Perhaps you haven’t heard the analogy yet from author Brian Tracy’s book “Eat That Frog“. The principle goes like this: If you had to eat a frog as part of your day, when should you eat it? Answer: first thing, get it over with. Take care of whatever you have facing you and dread doing early in the week.

Follow Your Plan.

Obviously, your time is wasted if you build a schedule and then just do whatever you feel like doing anyway. The point of the weekly schedule is to keep you on target.

Advanced Weekly Planning:

These next few ideas are not for the newbie. If you can successfully build and follow a weekly schedule, then consider taking it to the next level.

Build Your Ideal Week.

This is something I learned from Michael Hyatt right HERE and have utilized at various times in my life successfully. The idea is that you block out what you want every day to look like in a perfect world, and then build your weekly schedule based on that ideal.

Identify Your Ideal Blocks.

You have blocks of activity that you know you HAVE to accomplish each week in order to survive. If you are a pastor, you should figure out how many hours you really should block out for sermon prep. If you are a worship leader, same thing. You should also identify how much time you should block out each week for ‘Admin’ time – that’s time to return calls, handle emails, etc.

Treat Blocked Time Like Meetings.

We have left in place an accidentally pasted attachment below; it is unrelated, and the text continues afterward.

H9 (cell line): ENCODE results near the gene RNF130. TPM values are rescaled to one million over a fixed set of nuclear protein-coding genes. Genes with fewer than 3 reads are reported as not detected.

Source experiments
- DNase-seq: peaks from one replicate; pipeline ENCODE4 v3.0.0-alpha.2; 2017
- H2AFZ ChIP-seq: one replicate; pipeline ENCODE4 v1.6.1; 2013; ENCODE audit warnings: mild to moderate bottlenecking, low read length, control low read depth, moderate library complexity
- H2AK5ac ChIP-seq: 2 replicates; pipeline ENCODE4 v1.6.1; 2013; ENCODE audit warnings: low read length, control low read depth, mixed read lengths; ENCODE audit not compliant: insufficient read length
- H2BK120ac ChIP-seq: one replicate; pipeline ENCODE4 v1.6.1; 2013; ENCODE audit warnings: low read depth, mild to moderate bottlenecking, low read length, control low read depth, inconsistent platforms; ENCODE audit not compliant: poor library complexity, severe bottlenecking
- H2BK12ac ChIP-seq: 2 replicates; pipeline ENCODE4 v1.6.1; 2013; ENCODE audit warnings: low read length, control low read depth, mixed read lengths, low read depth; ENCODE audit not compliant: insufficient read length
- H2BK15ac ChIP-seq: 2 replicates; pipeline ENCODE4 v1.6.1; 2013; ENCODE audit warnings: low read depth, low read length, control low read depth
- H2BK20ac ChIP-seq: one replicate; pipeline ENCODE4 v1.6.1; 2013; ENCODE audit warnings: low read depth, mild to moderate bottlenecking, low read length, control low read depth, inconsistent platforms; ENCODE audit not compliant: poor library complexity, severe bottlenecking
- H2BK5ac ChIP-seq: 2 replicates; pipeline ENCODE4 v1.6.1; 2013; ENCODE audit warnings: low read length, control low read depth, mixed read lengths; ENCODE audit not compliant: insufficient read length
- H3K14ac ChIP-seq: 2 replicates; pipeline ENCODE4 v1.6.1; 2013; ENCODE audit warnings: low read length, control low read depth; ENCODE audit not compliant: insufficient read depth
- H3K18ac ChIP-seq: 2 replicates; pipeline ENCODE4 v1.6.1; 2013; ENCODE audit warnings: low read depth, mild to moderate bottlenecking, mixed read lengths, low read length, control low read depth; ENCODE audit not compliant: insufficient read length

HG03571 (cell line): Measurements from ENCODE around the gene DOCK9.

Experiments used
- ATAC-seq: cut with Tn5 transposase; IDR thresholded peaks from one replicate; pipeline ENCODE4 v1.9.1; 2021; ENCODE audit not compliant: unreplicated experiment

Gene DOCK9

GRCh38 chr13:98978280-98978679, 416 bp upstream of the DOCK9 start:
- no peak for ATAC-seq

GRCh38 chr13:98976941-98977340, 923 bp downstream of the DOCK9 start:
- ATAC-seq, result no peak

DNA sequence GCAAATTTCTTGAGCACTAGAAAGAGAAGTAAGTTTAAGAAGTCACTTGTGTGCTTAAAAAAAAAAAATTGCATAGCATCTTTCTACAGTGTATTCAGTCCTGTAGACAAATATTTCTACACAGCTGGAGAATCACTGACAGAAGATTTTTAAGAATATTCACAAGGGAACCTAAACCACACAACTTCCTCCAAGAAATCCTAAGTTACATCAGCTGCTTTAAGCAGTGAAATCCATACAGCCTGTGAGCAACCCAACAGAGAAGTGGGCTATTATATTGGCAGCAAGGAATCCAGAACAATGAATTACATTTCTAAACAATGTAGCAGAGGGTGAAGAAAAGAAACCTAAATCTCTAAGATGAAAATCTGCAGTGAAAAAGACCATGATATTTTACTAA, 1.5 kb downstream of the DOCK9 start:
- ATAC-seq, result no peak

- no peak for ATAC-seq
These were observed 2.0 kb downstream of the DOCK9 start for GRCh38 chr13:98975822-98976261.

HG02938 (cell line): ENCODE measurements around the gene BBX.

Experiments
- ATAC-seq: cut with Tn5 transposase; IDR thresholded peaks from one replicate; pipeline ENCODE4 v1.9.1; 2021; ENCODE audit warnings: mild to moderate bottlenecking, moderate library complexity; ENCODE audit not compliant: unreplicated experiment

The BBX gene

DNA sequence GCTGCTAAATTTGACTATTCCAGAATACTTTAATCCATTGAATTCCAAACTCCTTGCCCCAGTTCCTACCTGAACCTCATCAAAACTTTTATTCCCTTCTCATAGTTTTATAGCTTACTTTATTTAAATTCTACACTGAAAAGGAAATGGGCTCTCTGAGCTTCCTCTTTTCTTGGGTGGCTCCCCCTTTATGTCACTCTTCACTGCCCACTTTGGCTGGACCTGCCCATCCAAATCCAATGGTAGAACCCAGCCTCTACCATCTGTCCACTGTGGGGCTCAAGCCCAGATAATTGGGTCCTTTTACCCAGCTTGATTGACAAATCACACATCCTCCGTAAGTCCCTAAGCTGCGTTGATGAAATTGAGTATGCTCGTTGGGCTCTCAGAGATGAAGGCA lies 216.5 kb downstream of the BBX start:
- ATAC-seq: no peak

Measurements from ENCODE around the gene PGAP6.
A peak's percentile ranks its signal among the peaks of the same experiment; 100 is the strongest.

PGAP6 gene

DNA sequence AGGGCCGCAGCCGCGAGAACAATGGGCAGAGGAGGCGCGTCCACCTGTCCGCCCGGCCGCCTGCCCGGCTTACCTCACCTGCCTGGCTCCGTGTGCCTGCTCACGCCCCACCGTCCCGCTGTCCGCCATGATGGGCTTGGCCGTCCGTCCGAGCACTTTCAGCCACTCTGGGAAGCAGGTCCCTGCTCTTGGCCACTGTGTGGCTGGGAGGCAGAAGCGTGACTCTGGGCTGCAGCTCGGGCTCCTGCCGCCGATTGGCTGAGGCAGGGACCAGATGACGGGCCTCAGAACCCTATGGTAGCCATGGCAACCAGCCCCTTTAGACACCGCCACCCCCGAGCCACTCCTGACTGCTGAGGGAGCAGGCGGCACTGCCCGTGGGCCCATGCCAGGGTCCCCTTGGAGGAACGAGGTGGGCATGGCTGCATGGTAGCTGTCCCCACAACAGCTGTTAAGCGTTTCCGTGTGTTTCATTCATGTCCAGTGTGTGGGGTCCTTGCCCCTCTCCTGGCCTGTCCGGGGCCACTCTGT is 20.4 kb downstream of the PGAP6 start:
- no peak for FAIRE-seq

You know those blocks of time are critical to your week and will ensure you don’t go overtime or compromise something important you have planned. So be very intentional about keeping your blocked time for things like admin, sermon prep, event prep, etc. Sometimes people will ask me if they can meet with me during a time I’ve blocked out; often my response is simply, “Sorry, I already have things I need to work on during that time. Let’s setup a time to discuss it tomorrow or next week.”

Block Out Flex Time.

No schedule is perfect. Leave room every day for flex time. That way, perhaps you’ll be able to make the occasional trip to the bathroom and call your spouse!

Consider Creating Themes to Your Days or Hours.

Again, I learned this from Michael Hyatt right HERE. What I like about this idea is that this principle should allow you to focus better by minimizing the constant need to multi-task each day.

Schedule Two or More Weeks Out.

I don’t always do this, but when I do, I love it. It forces me to think more long term and shows me what my limitations are in terms of time available for people and meetings. If I over-schedule in meetings one week, I can intentionally make up for lost time the following week.

What do you think? What else could you add to your weekly schedule to maximize your productivity?

Get Things Done With A Responsibility Summary

If you’ve never seen the 1969 Ed Sullivan episode of Erich Brenn doing his plate spinning act, today’s your lucky day. Click the image above and enjoy!

Plate spinning is great for a comedy act. It’s not so great in the office. Unfortunately, for many of us, we feel like we have too many plates and we can’t seem to get them moving or, worse yet, we have them spinning and they are all crashing to the ground while we try to keep others going. It doesn’t seem to matter what we do, we can’t keep up!